Problems with Utilitarianism: 1. The end does not justify the means. An act is not automatically good simply because it has a good goal. The road to destruction is paved with good intentions (Prov. 14:12). Ex. President Nixons goal of national security was noble, but the criminal activity of Watergate was not justified. Problems with Utilitarianism: 2.

Utilitarian acts have no intrinsic value. Ex. The attempt to save a life is not an intrinsically valuable act. No benevolence, no sacrifice, no love has any value unless it happens to have good results. Ex. If forced to choose to save either a medical doctor or a poor child from a destructive house fire, one is obligated to save the medical doctor. Problems with Utilitarianism: 3. People are subject to the greater good of statistics: Ex. If forced to choose to save either a medical

doctor or a poor child from a destructive house fire, one is obligated to save the medical doctor because we know he is able to help people; we dont know the future of the child. Problems with Utilitarianism: 4. The need for an absolute standard: Relative norms do no stand alone. They must be relative to something which is not relative. So, unless there is a standard, how can they know what is the greater good.

Problems with Utilitarianism: 5. The end is an ambiguous term: If the utilitarian contends that ethics should be based on what will bring the best results in the long run, how long is long? A few years? a life-time? Eternity? Anything beyond the immediate present is outside of the human range. Problems with Utilitarianism: 6. Ambiguous as well in determining

whether the end means for the greatest number or for all individuals. Could good could be achieved or the most people if basic rights were denied to some people? Is this intuitively right? Problems with Utilitarianism: Pleasure vs. Pain: Pain and Pleasure are not exact opposites. Is this true?

How do you measure pain and pleasure? Can pain be beneficial over and against pleasure? Conclusion to Consequentialism: Consequentialists believe that consequences are the only things that matter: A. We do not necessarily know the outcome. B. The consequences of our own action

may be unpredictable. Conclusion to Consequentialism: C. he consequences of other peoples actions which impact on our actions may also be unpredictable. D. We do not know what the consequences will be of our action in the long term. E. We cant necessarily control the consequences. Concluding thought to Consequentialism: Dostoyeskys Challenge to Utilitarian Ethicists: Tell me honestly, I challenge you-answer me: imagine that you are charged with building the edifice of human destiny, the ultimate aim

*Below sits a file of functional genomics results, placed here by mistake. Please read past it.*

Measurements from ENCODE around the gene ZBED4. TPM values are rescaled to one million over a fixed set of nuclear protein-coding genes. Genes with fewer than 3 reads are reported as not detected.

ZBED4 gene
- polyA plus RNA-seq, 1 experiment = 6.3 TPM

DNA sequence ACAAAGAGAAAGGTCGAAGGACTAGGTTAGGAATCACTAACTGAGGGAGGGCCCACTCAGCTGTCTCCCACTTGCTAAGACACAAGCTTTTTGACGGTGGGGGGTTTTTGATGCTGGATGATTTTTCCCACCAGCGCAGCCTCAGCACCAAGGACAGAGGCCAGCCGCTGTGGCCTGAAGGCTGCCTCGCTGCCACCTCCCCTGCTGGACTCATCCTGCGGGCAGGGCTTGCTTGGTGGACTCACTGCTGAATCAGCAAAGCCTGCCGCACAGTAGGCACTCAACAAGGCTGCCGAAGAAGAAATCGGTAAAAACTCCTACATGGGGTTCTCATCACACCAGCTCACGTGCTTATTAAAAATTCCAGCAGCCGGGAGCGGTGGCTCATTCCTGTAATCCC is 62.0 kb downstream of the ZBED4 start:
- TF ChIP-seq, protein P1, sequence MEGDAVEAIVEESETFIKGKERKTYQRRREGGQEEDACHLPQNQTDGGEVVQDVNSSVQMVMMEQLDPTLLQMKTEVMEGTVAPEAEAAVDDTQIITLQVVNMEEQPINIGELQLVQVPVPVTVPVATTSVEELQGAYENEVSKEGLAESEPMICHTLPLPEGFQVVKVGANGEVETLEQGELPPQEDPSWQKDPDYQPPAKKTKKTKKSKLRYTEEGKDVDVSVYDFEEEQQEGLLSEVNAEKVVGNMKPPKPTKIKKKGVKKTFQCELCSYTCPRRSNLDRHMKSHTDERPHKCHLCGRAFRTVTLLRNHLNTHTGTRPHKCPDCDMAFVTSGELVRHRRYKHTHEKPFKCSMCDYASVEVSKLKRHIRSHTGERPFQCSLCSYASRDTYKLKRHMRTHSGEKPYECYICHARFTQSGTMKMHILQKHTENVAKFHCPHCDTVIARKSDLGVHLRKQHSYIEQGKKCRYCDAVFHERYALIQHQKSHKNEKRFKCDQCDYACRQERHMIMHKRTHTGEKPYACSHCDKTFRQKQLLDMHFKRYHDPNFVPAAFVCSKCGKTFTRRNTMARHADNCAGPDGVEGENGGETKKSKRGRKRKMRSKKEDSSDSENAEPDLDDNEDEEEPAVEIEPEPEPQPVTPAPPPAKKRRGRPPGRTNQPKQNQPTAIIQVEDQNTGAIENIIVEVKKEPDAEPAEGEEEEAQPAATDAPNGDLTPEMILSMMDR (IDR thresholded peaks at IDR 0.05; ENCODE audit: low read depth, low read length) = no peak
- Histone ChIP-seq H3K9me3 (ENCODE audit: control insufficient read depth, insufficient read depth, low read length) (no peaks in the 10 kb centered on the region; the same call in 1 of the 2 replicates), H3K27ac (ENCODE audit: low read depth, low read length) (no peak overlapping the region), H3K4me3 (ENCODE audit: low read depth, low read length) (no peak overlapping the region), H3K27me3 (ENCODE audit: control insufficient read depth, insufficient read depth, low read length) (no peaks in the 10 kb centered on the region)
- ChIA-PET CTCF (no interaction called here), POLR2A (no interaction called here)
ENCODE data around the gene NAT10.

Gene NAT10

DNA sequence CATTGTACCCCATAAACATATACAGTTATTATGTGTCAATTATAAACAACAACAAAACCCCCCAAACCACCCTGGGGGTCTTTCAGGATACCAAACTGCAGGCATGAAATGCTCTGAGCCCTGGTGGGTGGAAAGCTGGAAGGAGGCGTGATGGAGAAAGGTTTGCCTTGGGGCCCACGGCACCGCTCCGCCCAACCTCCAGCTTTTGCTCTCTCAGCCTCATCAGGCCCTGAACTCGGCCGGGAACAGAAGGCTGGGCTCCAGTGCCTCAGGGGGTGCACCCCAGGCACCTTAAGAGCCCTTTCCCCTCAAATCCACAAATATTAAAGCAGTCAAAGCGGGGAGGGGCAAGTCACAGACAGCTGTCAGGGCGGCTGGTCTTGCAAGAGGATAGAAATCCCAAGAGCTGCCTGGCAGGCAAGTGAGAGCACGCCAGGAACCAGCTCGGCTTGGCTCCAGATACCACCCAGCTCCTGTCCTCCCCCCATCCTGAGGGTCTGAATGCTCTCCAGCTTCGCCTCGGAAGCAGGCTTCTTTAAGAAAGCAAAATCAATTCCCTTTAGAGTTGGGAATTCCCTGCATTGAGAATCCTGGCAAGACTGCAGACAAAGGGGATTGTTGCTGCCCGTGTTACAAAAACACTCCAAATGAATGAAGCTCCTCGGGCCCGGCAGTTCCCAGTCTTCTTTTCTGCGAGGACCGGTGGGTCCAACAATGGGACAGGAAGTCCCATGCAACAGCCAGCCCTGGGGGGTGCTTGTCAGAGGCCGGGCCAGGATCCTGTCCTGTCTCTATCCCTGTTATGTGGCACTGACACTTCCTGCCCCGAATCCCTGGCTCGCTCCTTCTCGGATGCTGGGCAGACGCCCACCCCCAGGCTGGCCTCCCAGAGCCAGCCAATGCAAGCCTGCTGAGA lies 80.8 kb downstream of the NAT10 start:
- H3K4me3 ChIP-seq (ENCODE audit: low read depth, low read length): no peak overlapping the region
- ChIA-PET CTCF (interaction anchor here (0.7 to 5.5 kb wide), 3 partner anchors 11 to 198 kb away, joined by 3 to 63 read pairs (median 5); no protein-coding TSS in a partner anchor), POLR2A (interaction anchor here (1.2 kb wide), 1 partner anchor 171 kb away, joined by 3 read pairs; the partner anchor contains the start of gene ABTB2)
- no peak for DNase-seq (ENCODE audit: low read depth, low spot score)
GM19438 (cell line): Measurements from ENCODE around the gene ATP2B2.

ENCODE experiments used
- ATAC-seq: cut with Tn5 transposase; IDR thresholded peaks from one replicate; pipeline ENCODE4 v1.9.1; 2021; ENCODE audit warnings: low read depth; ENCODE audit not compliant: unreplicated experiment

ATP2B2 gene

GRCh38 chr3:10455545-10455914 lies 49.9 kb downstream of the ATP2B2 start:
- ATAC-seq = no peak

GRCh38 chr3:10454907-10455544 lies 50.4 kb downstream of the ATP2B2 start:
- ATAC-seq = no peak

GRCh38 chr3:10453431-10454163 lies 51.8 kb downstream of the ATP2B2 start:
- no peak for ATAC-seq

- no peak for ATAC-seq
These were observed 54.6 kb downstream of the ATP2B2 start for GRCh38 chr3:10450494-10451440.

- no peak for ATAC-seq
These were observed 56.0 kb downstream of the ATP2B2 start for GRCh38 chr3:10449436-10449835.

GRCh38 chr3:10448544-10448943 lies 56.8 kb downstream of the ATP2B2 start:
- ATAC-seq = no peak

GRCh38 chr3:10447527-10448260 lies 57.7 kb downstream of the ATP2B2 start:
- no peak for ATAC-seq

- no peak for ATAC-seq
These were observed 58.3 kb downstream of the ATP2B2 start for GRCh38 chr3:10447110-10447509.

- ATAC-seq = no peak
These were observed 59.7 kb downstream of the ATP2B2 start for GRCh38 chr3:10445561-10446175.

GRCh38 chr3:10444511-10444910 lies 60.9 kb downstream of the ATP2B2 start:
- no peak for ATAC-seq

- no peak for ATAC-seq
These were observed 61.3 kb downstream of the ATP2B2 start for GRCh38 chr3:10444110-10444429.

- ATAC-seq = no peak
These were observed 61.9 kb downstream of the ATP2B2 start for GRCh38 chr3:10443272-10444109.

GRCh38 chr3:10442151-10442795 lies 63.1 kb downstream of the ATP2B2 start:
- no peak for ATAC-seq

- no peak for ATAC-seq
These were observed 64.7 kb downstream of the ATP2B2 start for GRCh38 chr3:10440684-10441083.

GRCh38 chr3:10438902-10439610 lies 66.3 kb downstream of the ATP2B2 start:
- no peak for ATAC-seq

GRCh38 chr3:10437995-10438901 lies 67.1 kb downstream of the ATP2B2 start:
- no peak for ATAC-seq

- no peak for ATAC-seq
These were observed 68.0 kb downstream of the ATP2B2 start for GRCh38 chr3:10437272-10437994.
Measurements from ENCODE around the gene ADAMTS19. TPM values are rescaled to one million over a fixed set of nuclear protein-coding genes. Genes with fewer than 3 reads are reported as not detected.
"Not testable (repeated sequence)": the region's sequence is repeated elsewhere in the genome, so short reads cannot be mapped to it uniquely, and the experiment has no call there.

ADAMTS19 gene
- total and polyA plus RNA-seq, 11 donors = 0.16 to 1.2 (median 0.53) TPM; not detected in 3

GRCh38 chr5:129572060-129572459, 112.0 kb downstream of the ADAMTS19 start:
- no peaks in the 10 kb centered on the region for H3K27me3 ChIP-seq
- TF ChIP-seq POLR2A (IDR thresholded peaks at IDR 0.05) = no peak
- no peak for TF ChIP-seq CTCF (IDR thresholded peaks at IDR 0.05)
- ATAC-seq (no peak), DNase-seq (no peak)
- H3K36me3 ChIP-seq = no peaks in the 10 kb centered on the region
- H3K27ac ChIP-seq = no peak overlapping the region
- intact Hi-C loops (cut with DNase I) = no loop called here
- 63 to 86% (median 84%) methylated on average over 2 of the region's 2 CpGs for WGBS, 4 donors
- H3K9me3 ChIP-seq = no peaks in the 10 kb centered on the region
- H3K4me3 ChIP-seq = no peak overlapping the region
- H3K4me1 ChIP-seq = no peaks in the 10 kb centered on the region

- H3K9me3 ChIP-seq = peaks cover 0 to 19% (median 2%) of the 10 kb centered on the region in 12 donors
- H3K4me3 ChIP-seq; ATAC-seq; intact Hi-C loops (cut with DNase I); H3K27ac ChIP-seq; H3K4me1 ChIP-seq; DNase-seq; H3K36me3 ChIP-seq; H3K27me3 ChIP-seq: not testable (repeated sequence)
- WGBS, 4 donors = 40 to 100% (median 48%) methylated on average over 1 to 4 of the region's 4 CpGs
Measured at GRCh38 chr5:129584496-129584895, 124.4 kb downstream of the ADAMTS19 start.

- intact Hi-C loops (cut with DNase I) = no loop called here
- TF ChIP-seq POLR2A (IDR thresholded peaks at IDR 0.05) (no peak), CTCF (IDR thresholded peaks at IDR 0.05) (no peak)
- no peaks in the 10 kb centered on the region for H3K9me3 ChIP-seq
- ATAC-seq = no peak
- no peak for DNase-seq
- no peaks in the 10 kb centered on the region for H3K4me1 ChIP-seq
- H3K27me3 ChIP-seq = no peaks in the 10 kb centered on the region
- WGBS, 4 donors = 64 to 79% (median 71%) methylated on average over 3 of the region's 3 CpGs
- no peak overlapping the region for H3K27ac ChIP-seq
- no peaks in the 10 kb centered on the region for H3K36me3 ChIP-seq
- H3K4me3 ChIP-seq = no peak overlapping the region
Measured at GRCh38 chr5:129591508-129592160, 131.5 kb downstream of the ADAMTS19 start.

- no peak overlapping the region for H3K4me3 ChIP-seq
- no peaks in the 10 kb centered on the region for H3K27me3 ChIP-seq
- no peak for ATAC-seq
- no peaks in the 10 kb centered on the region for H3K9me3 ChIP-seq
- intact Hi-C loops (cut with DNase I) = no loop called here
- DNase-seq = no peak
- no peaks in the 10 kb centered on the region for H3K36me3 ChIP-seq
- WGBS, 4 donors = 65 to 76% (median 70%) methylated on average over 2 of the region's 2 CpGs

of which is to bring people happiness, to give them peace and contentment at last, but that in order to achieve this it is essential and unavoidable to torture just one speck of creation, thatlittle child beating her chest with her little fists, and imagine that this edifice has to be erected on her unexpiated [suffering for having done nothing wrong] tears. Would you agree to be the architect under those conditions? Tell me honestly! ~ The Karamazov Brothers, trans. Ignat Avsey (Oxford: Oxford University Press, 1994). Lets now explore Deontological Ethics: Deontological Ethics

We should choose actions based on their inherent, intrinsic worth; evangelical approaches to ethics are deontological because it presupposes Scripture as revelation. Deontological comes from the Greek word deon, meaning that which is binding, in particular a binding duty. So, you are bound to your duty. Deontological Framework: An action is right if and only if (iff) it is in accordance with a moral rule or principle. This is a purely formal specification, forging a link

between the concepts of right and action and moral rule, and gives one no guidance until one knows what a moral rule is. Deontological Framework: Therefore, the links between right action, moral rule, and rationality based upon moral rule + given by God or required by natural or laid on us by reason or required by rationality or would command universal rational acceptance or would by the object of choice of all rational beingare all essential aspects to any deontological

framework. Deontological Framework: So, the next thing the theory needs is a premise about that: A moral rule is one that would have been historically: A. Theistic: 1. Given to us by God; 2. Is required by Natural Law (theistic connection);

B. Secular (though can still be connected to God): 1. 2. 3. 4. Is laid on us by reason. Is required by rationality; Would command universal acceptance; Would be the object of choice of all rational beings. Deontological Ethics It holds that acts are right or wrong in and of